This growth of distrust does not stop with just blacks, especially given the political climate surrounding illegal immigration in the United States. According to the Department of Homeland Security in 2016, nearly 65 percent of the immigrant-detained population is held within privatized detention centers (Menjívar, et. al., 2018). As mentioned in the podcast, this is in no way to suggest there is anything insidious going on or any ill will, this point is only brought up to identify a possible source of distrust and concern. When nearly two thirds of the facilities are profit based, how can it shift the focus of the institution from wanting to keep inmates out from the idea that full beds are good? The recent waves of aggressive immigration enforcement and the previous criminalization of immigration, such as the upgrading of the offense of reentry after being deported to an aggravated felony add to this concern (Menjívar, et. al., 2018). How does this reflect on the criminal justice system?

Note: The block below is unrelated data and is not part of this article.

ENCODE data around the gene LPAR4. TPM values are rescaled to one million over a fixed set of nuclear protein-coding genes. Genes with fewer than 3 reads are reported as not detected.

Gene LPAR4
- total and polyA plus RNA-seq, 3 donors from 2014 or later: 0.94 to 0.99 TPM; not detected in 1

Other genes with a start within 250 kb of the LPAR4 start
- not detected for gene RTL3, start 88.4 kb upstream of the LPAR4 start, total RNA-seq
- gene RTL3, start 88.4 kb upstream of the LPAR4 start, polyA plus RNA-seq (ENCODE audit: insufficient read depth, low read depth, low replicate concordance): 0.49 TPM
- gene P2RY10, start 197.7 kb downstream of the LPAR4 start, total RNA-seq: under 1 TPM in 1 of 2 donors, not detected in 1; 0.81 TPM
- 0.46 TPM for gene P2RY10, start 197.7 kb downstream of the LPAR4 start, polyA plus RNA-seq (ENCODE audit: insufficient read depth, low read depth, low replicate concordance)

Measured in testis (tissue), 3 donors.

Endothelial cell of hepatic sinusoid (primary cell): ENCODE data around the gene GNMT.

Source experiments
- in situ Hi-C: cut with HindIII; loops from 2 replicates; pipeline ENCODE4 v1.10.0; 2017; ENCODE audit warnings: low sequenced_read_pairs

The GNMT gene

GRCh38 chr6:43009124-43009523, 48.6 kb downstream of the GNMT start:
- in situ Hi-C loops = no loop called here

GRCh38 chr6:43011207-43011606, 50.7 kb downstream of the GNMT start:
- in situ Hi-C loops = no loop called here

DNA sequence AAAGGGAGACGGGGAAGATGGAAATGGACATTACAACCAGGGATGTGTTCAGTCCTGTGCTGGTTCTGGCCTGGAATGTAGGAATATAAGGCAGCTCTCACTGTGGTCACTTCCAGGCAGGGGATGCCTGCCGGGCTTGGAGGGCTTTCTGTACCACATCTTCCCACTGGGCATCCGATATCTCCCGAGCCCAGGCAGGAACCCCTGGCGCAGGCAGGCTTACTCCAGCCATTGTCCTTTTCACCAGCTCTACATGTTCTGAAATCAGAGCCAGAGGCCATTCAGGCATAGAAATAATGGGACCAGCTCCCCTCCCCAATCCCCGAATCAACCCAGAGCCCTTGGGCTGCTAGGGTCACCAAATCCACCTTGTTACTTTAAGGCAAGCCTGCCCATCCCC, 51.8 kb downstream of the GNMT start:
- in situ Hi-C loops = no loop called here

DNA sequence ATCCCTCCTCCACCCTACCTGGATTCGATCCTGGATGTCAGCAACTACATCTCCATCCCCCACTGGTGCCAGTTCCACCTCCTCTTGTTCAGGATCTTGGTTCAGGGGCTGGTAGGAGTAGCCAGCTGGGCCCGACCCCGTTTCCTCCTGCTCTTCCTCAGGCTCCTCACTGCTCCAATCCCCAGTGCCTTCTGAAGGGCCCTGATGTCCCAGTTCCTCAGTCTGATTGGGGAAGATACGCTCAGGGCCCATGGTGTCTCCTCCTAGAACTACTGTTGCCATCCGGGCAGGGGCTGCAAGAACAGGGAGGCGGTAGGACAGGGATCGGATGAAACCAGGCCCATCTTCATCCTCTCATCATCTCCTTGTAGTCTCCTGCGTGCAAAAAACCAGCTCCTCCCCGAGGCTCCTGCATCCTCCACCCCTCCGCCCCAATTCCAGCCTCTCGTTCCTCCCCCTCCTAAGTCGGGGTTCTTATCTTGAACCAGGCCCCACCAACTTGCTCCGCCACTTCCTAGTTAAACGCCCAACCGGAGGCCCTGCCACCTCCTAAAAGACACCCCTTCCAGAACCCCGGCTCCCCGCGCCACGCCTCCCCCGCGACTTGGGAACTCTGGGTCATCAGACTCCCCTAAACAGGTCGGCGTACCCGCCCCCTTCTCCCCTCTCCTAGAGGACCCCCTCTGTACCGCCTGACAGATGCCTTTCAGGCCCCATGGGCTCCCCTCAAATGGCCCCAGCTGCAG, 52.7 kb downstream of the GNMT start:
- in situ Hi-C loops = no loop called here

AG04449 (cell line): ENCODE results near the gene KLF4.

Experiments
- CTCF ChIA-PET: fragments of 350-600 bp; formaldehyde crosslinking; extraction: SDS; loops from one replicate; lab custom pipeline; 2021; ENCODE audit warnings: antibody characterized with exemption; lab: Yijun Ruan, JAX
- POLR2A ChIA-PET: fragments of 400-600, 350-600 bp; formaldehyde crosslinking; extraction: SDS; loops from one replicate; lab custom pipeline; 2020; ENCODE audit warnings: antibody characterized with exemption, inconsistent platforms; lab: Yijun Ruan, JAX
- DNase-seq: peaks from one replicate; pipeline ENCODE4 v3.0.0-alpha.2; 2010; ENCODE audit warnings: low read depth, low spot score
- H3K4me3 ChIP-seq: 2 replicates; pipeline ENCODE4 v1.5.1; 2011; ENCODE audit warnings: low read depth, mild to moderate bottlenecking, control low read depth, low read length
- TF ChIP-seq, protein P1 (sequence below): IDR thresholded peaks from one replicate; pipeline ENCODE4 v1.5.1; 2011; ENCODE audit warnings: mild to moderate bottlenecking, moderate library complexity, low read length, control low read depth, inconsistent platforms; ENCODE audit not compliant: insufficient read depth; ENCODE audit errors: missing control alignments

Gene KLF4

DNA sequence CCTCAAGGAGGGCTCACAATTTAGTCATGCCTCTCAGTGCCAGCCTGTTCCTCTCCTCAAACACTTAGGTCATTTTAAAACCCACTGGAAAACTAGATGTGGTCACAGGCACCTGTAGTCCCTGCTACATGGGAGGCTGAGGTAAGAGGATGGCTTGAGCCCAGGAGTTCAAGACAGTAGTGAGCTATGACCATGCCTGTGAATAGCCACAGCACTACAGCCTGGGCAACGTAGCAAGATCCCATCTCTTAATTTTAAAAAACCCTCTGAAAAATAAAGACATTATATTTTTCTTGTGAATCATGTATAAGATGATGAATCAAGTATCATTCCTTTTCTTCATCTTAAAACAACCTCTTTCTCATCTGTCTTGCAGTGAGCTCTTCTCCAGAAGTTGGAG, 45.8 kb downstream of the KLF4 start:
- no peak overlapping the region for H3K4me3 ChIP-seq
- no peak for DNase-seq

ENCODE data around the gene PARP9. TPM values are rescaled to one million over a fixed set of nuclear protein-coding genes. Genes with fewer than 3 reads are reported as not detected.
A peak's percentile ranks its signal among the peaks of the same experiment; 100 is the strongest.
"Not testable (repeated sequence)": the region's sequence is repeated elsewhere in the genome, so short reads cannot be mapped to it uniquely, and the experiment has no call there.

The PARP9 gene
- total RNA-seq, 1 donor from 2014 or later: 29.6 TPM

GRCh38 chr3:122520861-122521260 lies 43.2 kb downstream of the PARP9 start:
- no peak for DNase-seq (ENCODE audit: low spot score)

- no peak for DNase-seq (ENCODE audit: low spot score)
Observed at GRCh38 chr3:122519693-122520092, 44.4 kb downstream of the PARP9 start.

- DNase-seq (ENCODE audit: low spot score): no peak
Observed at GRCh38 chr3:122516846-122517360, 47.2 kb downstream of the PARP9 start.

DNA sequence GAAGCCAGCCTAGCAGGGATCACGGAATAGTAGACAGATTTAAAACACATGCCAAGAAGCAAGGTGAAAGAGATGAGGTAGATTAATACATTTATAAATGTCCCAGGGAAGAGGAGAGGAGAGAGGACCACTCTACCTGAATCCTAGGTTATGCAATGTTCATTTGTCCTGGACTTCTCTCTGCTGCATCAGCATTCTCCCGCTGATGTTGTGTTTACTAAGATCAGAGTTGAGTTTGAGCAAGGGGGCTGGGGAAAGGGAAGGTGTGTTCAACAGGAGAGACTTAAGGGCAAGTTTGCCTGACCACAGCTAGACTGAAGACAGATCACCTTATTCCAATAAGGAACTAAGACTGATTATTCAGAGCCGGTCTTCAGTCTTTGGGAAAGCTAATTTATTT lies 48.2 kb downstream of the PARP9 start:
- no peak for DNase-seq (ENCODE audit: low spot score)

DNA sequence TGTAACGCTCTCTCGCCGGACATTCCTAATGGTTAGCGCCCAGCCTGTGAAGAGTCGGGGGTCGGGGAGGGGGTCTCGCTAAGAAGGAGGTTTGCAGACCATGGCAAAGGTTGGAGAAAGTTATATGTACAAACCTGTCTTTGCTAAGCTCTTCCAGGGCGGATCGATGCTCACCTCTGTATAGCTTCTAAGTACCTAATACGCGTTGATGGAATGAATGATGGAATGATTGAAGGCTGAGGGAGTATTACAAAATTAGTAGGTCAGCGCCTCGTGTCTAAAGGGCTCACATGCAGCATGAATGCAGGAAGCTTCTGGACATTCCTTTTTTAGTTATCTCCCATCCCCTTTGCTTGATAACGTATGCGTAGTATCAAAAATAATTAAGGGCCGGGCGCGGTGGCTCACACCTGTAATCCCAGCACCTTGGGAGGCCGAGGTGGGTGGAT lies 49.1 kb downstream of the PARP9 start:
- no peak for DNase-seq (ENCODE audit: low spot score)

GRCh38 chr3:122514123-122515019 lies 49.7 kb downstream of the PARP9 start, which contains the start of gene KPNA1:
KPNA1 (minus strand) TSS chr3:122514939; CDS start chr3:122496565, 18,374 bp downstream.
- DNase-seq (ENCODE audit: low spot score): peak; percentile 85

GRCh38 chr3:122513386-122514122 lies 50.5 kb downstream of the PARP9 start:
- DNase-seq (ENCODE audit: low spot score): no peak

This episode of the Criminal (In)Justice podcast is a perfect way for anyone looking to expand their thinking on the topic of the interaction between mass incarceration and the privatization of prisons. The audio quality from Eisen leaves something to be desired and may require multiple attempts to understand at times. In regard to the quality of the information and the guest speaker themselves, the episode is thought provoking and aims to inform rather than impose opinions. While this review focused more on the issues expressed by Eisen, the podcast also covers the finer qualities of a system of privatized prisons, a refreshing experience. In its entirety, episode 75 is an impressive delve into critical thinking topics that commonly arise when privatization is involved.